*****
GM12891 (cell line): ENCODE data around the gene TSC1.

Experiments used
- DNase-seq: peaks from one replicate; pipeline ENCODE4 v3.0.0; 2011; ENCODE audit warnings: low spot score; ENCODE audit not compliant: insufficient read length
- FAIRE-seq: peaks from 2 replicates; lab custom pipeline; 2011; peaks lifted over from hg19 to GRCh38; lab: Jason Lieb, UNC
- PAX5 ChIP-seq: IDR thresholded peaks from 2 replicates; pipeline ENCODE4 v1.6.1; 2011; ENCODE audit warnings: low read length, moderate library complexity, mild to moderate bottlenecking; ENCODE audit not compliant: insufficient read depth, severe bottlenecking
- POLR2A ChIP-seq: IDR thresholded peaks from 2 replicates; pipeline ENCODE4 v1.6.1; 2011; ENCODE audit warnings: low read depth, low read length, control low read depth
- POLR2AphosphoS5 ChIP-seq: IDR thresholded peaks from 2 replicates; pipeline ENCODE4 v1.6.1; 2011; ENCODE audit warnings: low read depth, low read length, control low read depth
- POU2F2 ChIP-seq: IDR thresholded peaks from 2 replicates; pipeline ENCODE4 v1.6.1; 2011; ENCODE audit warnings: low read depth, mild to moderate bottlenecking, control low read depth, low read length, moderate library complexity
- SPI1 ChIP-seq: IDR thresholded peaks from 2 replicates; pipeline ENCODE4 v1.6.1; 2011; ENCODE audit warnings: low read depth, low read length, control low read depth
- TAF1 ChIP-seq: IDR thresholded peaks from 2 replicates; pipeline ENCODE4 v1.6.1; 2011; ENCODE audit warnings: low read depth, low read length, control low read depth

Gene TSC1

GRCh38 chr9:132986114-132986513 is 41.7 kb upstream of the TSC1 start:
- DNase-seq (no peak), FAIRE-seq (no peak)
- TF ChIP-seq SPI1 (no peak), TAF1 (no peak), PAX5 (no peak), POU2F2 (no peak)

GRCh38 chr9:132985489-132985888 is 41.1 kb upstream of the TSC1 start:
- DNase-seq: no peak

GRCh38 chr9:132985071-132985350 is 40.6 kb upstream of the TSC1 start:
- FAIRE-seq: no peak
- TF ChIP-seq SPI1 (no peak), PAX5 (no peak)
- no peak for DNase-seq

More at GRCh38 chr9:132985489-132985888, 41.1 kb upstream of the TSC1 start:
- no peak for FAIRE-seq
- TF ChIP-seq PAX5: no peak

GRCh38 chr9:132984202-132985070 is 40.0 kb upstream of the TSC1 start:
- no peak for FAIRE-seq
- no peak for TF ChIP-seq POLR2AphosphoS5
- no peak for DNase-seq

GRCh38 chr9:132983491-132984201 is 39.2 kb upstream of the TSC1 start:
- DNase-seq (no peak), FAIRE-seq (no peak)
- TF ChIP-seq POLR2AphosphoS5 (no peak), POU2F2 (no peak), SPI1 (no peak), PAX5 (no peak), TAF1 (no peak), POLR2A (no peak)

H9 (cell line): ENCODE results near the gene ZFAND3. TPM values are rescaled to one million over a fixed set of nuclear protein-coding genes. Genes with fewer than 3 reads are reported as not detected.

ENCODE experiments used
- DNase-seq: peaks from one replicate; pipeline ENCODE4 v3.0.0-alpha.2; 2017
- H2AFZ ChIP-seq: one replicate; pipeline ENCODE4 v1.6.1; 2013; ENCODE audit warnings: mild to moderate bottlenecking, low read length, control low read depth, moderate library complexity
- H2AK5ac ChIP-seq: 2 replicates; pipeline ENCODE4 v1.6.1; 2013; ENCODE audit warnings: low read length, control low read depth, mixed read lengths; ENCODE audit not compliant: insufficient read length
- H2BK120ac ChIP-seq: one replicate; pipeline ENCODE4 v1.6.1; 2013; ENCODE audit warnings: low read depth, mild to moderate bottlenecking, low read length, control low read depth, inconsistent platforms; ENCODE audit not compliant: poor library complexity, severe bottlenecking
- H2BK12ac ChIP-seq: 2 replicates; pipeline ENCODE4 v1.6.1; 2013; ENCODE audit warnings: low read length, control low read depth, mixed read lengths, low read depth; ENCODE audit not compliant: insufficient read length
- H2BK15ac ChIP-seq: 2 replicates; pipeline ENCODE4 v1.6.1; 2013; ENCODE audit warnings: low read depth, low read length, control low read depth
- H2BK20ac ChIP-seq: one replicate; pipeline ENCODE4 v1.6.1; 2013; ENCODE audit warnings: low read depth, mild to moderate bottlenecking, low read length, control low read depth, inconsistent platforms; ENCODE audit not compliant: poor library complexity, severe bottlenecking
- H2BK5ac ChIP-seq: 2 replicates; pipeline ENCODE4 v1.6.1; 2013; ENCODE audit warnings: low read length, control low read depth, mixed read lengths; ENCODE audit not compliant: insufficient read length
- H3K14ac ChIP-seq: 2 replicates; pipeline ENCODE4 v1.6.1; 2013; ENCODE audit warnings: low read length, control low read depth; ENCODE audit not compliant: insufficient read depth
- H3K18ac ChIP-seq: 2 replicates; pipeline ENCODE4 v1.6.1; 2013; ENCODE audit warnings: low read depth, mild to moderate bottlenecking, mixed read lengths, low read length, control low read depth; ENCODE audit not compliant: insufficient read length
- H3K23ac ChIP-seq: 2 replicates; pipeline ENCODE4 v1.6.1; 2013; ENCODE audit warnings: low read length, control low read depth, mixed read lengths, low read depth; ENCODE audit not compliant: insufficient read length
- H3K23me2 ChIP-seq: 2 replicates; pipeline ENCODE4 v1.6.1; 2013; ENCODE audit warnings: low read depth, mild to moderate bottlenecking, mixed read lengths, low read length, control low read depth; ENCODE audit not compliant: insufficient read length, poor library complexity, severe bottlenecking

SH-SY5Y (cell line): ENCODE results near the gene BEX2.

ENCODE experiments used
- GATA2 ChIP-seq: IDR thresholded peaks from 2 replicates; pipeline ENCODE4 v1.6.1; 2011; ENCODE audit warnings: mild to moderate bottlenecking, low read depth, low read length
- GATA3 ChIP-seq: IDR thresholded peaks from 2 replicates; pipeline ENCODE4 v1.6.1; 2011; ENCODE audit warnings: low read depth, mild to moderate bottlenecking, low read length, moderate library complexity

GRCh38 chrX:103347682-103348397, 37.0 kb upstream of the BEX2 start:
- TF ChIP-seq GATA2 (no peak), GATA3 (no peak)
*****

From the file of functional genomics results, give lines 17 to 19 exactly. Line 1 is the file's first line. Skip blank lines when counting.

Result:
GRCh38 chr9:132985071-132985350 is 40.6 kb upstream of the TSC1 start:
- FAIRE-seq: no peak
- TF ChIP-seq SPI1 (no peak), PAX5 (no peak)